MUSIC BOX: Weapons of Mass Funkiness

By on April 25, 2017

Sneaky Pete & the Secret Weapons sign with a booking agency and prepare to enter the studio for the band’s third release.

JACKSON HOLE, WY – Since forming in 2011, local quintet Sneaky Pete & the Secret Weapons has taken the funk to new levels, and has arguably established the largest local fanbase. Vocalist, songwriter and trumpet player Bobby Griffith sat down to talk about the ins and outs of elevated touring, band chemistry, and entering the studio this spring to record the band’s third release.

PJH: There are currently no other local bands that have booking agency representation. How does this recent move change the touring landscape for SPSW?
Bobby Griffith: We were picked up by Nimbleslick Entertainment this winter, a national organization with offices in Denver and Athens, Georgia, and it’s definitely one of the most exciting things to ever happen to SPSW.

In our eyes, it has kind of legitimized what we’ve been doing. We’ve been booking gigs ourselves the past few years, and now we have someone that represents our best interests. The relationship has already streamlined our whole booking process, which means better venues, new markets and more pairings with bigger national acts. We’re in the middle of booking our summer tour now, and it’s already led to some exciting offers. Just wait until this fall—you might be seeing SPSW in a few new states.

PJH: You guys have been building a solid fanbase locally and in the region, especially over the last couple of years. Does this give you guys more firepower to keep the machine rolling forward? 

Bobby G: I think there are two main things that are lighting the fire underneath us right now—our music is getting better and our fan base is growing. We can’t stress enough how important our local fans have been to our success, always packing the house and making it a party, and now we’re starting to build a buzz around the region as well. As long as people keep coming out and dancing their asses off, we’re gonna keep bringing you fresh progressive tunes to shake it to.

PJH: You guys are about to leave for a nine-show Northwest tour. What have been your best touring markets and what does the road offer you guys that Jackson Hole does not?

Bobby G: Yep, we’re spending two weeks playing our way from Seattle to San Francisco. The West Coast has always been one of our favorite places to play outside of the Hole, places like Bend, Portland, and the Bay Area have been so good to us in the past. Our other strong markets these days are Colorado (we did a seven-show ski tour this winter) and Montana (we’ve got two festival appearances scheduled this summer, including a headlining slot at Harvest Fusion Festival). As much as we love playing in the Hole, it can be hard to know if the music really resonates when we play for our friends all the time. It’s exciting going to these new places, playing for total strangers, and watching them get down too. It’s like, oh, maybe these tunes really are good. I guess our friends aren’t just being nice.

PJH: What is the new recording project looking like for this spring? How is this batch of tunes a progression from your last release, Dojo, and will it represent the live show or more of a studio approach?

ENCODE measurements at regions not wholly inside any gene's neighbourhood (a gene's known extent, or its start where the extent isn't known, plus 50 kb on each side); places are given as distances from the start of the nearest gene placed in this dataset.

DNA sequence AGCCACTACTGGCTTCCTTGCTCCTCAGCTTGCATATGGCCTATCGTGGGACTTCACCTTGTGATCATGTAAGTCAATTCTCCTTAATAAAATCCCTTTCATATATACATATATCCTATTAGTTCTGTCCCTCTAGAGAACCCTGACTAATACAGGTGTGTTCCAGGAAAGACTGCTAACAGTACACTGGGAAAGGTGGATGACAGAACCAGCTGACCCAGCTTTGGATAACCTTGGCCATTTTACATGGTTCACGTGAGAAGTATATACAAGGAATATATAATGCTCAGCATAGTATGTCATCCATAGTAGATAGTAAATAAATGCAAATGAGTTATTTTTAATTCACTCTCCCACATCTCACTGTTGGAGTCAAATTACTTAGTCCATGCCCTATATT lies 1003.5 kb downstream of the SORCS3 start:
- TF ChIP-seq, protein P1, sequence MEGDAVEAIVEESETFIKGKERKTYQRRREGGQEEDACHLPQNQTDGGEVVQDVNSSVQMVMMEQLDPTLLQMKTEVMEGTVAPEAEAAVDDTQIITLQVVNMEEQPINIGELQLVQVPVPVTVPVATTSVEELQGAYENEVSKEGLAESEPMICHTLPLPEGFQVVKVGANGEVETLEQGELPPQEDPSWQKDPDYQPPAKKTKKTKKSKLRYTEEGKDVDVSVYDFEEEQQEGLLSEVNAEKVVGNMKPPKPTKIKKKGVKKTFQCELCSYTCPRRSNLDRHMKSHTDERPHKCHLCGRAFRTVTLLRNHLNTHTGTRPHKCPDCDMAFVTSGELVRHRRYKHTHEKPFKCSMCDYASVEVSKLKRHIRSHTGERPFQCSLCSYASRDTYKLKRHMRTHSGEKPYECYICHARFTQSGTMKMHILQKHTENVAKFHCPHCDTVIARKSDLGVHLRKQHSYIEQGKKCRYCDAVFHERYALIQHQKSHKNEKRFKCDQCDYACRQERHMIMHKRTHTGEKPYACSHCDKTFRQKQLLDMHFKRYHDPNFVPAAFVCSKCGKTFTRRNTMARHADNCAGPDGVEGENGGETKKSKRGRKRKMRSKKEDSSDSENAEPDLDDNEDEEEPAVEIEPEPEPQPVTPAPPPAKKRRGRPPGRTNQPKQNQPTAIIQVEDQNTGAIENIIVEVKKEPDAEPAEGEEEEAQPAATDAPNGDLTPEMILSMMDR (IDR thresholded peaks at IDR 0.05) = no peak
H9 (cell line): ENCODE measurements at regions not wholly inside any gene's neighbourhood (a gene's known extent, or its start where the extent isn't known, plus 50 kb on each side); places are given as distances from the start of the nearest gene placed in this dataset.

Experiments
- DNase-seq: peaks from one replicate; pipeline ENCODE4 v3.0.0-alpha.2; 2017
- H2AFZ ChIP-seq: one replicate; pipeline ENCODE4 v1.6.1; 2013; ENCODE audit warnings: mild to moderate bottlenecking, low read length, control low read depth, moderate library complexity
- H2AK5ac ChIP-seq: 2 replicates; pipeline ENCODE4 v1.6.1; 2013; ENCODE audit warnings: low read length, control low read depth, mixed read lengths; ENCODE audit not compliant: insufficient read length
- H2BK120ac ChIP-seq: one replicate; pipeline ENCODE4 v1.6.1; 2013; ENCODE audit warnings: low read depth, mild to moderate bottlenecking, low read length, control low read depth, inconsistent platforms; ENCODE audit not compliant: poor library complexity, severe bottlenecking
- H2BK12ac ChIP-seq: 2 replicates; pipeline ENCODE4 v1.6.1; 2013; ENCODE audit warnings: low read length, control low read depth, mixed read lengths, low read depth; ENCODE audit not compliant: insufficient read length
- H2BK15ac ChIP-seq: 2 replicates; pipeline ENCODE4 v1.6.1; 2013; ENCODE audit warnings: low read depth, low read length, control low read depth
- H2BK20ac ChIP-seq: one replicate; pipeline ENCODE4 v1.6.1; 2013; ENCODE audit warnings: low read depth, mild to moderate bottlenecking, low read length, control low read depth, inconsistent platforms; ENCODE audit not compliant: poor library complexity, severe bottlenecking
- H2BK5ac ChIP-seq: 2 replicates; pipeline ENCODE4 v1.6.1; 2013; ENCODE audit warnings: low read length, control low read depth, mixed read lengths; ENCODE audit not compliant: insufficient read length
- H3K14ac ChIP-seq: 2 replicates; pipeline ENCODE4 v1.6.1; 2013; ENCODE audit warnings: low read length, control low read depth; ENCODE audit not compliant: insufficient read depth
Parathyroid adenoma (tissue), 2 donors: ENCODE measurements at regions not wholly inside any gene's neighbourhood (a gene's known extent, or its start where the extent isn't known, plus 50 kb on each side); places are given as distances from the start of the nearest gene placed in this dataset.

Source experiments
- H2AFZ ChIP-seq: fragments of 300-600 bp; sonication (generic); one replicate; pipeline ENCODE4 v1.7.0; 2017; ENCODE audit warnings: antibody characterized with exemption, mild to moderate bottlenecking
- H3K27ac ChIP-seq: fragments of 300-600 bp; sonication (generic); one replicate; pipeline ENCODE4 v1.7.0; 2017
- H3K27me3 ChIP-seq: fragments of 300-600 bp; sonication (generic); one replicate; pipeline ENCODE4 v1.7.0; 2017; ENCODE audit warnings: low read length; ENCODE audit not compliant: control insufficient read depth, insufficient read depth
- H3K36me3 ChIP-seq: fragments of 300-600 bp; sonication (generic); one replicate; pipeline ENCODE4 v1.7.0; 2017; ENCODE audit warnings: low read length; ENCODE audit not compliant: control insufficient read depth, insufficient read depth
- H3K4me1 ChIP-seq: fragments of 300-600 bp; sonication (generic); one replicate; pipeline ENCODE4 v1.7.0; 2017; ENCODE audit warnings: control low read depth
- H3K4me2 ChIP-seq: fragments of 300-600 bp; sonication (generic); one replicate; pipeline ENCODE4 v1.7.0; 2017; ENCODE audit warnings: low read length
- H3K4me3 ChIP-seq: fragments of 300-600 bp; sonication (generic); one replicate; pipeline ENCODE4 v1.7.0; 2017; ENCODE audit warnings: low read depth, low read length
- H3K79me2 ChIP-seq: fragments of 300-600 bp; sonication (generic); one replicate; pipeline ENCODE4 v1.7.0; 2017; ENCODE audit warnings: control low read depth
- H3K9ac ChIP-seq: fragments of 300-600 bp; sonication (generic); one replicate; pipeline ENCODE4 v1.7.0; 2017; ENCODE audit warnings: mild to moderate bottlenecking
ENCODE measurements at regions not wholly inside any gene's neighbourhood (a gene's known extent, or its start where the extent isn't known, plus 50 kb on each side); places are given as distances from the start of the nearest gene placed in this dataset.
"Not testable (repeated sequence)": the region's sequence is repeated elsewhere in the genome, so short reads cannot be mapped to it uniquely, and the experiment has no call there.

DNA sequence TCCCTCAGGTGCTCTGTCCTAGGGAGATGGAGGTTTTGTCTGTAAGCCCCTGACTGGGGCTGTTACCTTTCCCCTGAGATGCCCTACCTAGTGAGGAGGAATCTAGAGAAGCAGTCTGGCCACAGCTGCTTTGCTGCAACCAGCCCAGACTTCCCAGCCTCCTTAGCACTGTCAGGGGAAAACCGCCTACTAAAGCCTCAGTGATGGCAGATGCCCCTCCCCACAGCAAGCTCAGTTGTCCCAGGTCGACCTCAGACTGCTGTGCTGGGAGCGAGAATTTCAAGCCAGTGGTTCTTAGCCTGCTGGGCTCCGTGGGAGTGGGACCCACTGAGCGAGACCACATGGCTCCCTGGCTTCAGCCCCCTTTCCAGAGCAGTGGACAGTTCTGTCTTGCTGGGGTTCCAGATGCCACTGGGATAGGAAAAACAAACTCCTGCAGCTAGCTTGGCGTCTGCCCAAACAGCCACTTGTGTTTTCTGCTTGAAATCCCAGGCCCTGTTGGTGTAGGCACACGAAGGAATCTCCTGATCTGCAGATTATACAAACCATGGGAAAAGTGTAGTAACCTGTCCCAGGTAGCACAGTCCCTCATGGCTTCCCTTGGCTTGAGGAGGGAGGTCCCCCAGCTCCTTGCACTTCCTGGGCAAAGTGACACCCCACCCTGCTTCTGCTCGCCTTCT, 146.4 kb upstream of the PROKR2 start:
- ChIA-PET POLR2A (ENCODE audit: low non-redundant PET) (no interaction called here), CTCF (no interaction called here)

Bobby G: As soon as we get back from the road, we’re hunkering down and setting up a studio on the Hoback River with our friend Joe “Goldcone” Rudd. He’s the man and with his help this is certainly going to be our finest album to date. We’ve got 10 songs ready to record, half of which are vocally driven. These songs are our best batch of original material yet and every band member will have at least one songwriting credit, something of which we’re super proud.

In the past, our recordings have always represented what we do on stage, but with this one we want to embrace the magic of the studio a bit more, and mine some of the amazing musical talent that we have in the area. So expect to hear different textures, lush harmonies, and thick, full soundscapes.

PJH: What are the contributing factors to the band’s evolving chemistry?

Bobby G: The Secret Weapons are defined by a few things: a desire to always have fun, a need to constantly push ourselves musically, and an appreciation of original music as an art form.

First off, the crowd is never going to have fun if you’re not, so since the beginning our motto has been to have more fun than everybody else. When it comes to the music, it’s very important for us to always be progressing, improving, and challenging ourselves. It’s the main reason for our tribute set last Halloween when we played Paul Simon’s Graceland in its entirety—to learn a new batch of songs, take on a whole different style of playing, and challenge ourselves as musicians. But when it’s all said and done, the best way to push yourself as an artist is to create your own art, which is why original music has always been the cornerstone of what we do. Now that the tram is done spinning, maybe we can sit down and write some songs again.

PJH: What should fans in the valley expect next from SPSW?

Bobby G: Keep an eye out for our summer calendar, but Jacksonites should expect an early June weekend at the Silver Dollar (which is such a nice room these days), and a late-night rager at the Trap Bar to cap off the funkiest day in the history of Targhee Fest. PJH

Aaron Davis is a singer-songwriter, multi-instrumentalist, member of Screen Door Porch and Boondocks, audio engineer at Three Hearted Studio, founder/host of Songwriter’s Alley, and co-founder of The WYOmericana Caravan.


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About Aaron Davis

Aaron Davis is a decade-long writer of Music Box, a singer-songwriter, multi-instrumentalist, member of Screen Door Porch and Boondocks, founder/host of Songwriter’s Alley, and co-founder of The WYOmericana Caravan.

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